The cinema of Gabon has had an uneven history. Though President Omar Bongo and his wife, Josephine Bongo, encouraged filmmaking in the 1970s, there was a 20-year hiatus until filmmaking started to grow again in the new millennium.


French companies made documentaries in colonial Gabon from 1936 onwards.[1]

After independence, Philippe Mory, Gabon's first professionally trained actor, organized the Compagnie Cinematographique du Gabon in 1962, and helped produce The Cage, a feature film entered into the 1963 Cannes Film Festival.[1] The national television company supported films like Pierre-Marie Dong's Carrefour humain (1969) and Mory's Les tams-tams se sont tus (1972).[2]

Though Gabon had only eight cinemas, President Omar Bongo and his wife Joséphine Bongo took a direct personal interest in film.[3] The President built a 400-seat cinema in his presidential palace, and in 1975 founded the Centre National Du Cinéma with Mory as director. He also founded a production company, Les Films Gabonais.[1] Gabon saw nine films from six directors in the 1970s.[3] Les Films Gabonais produced several films co-directed by Dong and based on the writings of the presidential couple: Obali (1976) and Ayouma (1977) were based on plays examining social themes by Joséphine Bongo,[4] and Demain, un jour nouveau (1978) was a version of the president's memoirs.[5] Another Gabonese film from this period was Charles Mensah's Ilombe (1978).

Contemporary cinema

After two decades of relative inactivity, Gabonese filmmaking started to rise again in the new millennium. Charles Mensah at the Centre National du Cinéma Gabonais (CENACI) had introduced new policies to restructure Gabonese cinema in the early 1990s.[6] Imunga Ivanga started making short films in the 1990s, and his feature film Dôlè (2000) was the first Gabonese feature film for two decades.[7] It won festival awards at Carthage, Cannes and Milan.[8] Henri-Joseph Koumba Bididi made a number of short films, and the 2001 feature film The Elephant's Balls.[9] Ivunga and Mory collaborated on L'Ombre de Liberty (2006), and in 2014 Ivunga was made general director of the national television network, Gabon Television.[10] Amédée Pacôme Nkoulou's documentary Boxing Libreville (2018) has won several awards.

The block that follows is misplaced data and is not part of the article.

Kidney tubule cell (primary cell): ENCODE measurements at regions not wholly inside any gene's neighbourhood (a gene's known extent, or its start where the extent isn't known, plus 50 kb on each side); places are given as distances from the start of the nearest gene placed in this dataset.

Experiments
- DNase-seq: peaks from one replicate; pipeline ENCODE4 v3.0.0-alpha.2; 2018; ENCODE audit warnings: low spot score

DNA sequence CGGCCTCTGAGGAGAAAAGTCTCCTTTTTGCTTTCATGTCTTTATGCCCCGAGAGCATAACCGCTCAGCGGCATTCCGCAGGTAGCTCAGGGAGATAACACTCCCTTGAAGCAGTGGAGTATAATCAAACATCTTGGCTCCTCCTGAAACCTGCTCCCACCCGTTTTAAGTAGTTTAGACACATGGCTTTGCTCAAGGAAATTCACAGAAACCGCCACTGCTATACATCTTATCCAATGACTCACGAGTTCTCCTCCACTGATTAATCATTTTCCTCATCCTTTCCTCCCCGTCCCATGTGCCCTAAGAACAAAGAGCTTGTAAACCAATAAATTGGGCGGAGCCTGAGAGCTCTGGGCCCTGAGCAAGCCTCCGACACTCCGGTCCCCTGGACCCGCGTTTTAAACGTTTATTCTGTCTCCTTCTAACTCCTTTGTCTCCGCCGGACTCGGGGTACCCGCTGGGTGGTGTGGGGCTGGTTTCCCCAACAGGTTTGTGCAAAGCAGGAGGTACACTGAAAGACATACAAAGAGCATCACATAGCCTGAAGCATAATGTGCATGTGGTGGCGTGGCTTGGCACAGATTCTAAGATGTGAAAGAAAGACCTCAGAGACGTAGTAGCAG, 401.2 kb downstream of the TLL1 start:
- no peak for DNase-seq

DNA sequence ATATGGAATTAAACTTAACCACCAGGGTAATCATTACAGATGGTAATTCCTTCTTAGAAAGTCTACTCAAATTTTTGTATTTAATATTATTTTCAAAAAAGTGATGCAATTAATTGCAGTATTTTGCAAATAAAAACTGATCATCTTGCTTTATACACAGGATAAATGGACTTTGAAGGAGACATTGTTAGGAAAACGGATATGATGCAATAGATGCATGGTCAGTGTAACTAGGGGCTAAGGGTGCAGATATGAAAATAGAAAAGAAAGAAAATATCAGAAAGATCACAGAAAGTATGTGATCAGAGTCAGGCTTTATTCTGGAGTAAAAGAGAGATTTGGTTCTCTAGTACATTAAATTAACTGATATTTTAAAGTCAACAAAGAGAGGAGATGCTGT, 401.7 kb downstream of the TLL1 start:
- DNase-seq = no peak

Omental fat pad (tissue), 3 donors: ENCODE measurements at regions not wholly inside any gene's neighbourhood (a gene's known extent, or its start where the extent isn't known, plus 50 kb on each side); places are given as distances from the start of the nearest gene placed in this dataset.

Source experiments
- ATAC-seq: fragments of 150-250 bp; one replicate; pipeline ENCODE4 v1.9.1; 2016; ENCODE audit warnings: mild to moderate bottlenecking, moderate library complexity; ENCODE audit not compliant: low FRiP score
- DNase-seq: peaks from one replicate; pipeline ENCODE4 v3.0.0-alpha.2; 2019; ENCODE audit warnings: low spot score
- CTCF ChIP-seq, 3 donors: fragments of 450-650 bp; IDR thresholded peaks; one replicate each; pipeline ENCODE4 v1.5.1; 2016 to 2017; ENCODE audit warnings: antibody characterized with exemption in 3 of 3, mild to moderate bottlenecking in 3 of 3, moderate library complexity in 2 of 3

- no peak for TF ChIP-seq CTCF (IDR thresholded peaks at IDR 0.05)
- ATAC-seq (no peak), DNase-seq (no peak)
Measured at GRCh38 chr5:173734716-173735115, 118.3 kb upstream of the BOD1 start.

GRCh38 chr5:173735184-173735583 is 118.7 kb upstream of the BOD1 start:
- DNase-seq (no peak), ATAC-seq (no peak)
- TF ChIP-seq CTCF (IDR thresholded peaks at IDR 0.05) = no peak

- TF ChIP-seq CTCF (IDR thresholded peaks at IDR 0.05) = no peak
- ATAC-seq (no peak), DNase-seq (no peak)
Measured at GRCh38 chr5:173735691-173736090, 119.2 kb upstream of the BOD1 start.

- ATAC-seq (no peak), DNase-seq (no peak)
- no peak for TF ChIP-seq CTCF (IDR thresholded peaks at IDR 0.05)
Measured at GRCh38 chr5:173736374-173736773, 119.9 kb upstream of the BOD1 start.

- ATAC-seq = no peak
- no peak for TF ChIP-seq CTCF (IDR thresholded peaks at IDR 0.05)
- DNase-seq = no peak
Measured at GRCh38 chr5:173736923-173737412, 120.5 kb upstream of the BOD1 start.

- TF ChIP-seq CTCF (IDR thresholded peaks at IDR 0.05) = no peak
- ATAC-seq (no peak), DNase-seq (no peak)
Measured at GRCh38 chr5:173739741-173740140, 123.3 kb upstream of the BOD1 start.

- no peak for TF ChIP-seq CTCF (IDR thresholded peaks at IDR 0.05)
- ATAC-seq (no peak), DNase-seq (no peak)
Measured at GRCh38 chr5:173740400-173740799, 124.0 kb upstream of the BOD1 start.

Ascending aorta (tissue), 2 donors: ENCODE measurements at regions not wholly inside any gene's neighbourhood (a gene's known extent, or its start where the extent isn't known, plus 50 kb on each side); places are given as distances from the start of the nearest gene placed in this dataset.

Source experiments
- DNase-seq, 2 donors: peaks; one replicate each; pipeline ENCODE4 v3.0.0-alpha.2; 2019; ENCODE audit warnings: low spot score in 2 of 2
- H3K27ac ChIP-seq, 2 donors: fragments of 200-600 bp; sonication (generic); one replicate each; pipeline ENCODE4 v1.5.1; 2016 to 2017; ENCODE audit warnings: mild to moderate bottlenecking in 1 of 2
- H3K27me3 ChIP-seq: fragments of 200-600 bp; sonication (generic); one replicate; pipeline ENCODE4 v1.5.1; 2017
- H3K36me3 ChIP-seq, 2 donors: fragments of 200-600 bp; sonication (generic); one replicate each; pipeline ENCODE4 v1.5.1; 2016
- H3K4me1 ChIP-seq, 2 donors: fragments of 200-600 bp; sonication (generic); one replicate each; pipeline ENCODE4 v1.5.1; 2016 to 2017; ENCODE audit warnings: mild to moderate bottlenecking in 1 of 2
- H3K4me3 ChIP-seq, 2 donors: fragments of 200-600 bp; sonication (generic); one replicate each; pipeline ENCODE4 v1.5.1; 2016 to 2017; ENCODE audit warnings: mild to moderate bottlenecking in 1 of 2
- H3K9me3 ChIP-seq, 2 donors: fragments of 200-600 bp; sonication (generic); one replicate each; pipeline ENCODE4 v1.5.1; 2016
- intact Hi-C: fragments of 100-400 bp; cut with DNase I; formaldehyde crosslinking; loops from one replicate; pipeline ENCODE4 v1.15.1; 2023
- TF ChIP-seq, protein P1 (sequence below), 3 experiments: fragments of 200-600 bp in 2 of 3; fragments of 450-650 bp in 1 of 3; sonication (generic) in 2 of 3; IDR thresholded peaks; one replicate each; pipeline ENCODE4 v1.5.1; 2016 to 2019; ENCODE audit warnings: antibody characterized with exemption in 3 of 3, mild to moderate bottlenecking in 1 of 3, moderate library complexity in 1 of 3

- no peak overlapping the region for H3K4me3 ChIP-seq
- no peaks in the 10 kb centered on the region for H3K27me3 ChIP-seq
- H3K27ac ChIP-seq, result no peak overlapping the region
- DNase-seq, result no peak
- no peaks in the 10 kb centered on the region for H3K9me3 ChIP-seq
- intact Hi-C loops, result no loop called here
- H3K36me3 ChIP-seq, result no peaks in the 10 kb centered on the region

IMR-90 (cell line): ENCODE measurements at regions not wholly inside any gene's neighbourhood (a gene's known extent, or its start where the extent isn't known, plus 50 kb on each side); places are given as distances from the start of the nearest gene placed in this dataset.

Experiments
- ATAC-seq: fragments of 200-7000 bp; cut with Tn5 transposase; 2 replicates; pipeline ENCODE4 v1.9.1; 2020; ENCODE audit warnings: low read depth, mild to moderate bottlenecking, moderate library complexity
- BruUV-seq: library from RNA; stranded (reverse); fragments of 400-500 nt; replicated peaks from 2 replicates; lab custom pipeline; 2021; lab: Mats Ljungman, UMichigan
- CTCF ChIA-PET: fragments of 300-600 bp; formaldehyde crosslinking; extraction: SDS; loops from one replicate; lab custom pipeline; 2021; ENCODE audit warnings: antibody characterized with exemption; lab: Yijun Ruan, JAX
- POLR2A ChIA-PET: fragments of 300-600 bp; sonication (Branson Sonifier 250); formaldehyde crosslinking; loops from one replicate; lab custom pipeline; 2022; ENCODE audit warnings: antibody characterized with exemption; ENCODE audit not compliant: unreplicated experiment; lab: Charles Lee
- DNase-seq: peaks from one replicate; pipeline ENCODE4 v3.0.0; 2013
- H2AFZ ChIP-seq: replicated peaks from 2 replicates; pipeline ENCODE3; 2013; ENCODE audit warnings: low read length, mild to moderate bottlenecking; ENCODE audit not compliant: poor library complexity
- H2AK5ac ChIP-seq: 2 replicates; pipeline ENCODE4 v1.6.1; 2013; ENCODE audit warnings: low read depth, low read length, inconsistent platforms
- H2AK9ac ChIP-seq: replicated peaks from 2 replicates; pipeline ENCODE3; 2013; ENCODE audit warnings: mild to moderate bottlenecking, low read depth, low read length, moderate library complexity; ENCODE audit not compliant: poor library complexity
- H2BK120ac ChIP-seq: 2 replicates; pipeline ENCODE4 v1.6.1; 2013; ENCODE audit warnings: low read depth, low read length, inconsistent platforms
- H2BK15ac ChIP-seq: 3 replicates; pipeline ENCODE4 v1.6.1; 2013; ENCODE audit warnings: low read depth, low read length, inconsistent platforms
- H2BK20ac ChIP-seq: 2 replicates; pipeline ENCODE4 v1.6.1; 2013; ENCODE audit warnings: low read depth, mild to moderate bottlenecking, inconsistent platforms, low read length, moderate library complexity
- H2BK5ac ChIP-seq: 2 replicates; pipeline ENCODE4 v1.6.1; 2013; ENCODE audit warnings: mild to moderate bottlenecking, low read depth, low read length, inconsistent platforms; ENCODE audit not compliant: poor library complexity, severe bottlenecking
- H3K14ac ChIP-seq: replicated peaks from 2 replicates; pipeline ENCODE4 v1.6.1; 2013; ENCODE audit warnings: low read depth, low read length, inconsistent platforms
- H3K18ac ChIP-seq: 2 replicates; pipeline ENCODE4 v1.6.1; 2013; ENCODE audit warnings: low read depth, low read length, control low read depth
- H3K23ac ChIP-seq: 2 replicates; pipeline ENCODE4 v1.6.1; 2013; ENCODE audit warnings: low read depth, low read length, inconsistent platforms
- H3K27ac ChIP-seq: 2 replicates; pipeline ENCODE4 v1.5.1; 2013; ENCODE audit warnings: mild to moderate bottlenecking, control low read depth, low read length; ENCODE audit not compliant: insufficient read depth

Canal Olympia is currently building new cinemas in Gabon.[11]


  1. ^ a b c Douglas A. Yates (28 December 2017). "Cinema". Historical Dictionary of Gabon. Rowman & Littlefield Publishers. pp. 119–. ISBN 978-1-5381-1012-6.
  2. ^ Diawara, Manthia (1992). African Cinema: Politics & Culture. Indiana University Press. pp. 62–63. ISBN 0-253-20707-X.
  3. ^ a b Roy Armes (2006). African Filmmaking: North and South of the Sahara. Indiana University Press. p. 46. ISBN 0-253-21898-5.
  4. ^ David E. Gardinier (2012). "Dabany, Patience". In Emmanuel Kwaku Akyeampong; Henry Louis Gates Jr (eds.). Dictionary of African Biography. OUP USA. pp. 147–48. ISBN 978-0-19-538207-5.
  5. ^ Roy Armes (2008). "Dong, Pierre-Marie". Dictionary of African Filmmakers. Indiana University Press. p. 94. ISBN 0-253-35116-2.
  6. ^ Imunga Ivanga, The revival of Gabonese cinema, Revue Africultures, Vol. 36, 2001.
  7. ^ Roy Armes (2008). "Ivanga, Imunga". Dictionary of African Filmmakers. Indiana University Press. pp. 78–79. ISBN 0-253-35116-2.
  8. ^ Annelies Hickendorff (2014). Gabon. Bradt Travel Guides. p. 21. ISBN 978-1-84162-554-6.
  9. ^ Roy Armes (2008). "Koumba-Bibidi, Henri-Joseph". Dictionary of African Filmmakers. Indiana University Press. p. 85. ISBN 0-253-35116-2.
  10. ^ Douglas A. Yates (28 December 2017). "Ivanga, Imunga (1967-)". Historical Dictionary of Gabon. Rowman & Littlefield Publishers. p. 254. ISBN 978-1-5381-1012-6.
  11. ^ African cinema makes a comeback, but Hollywood gets top billing, Arab News, 1 November 2017.

Further reading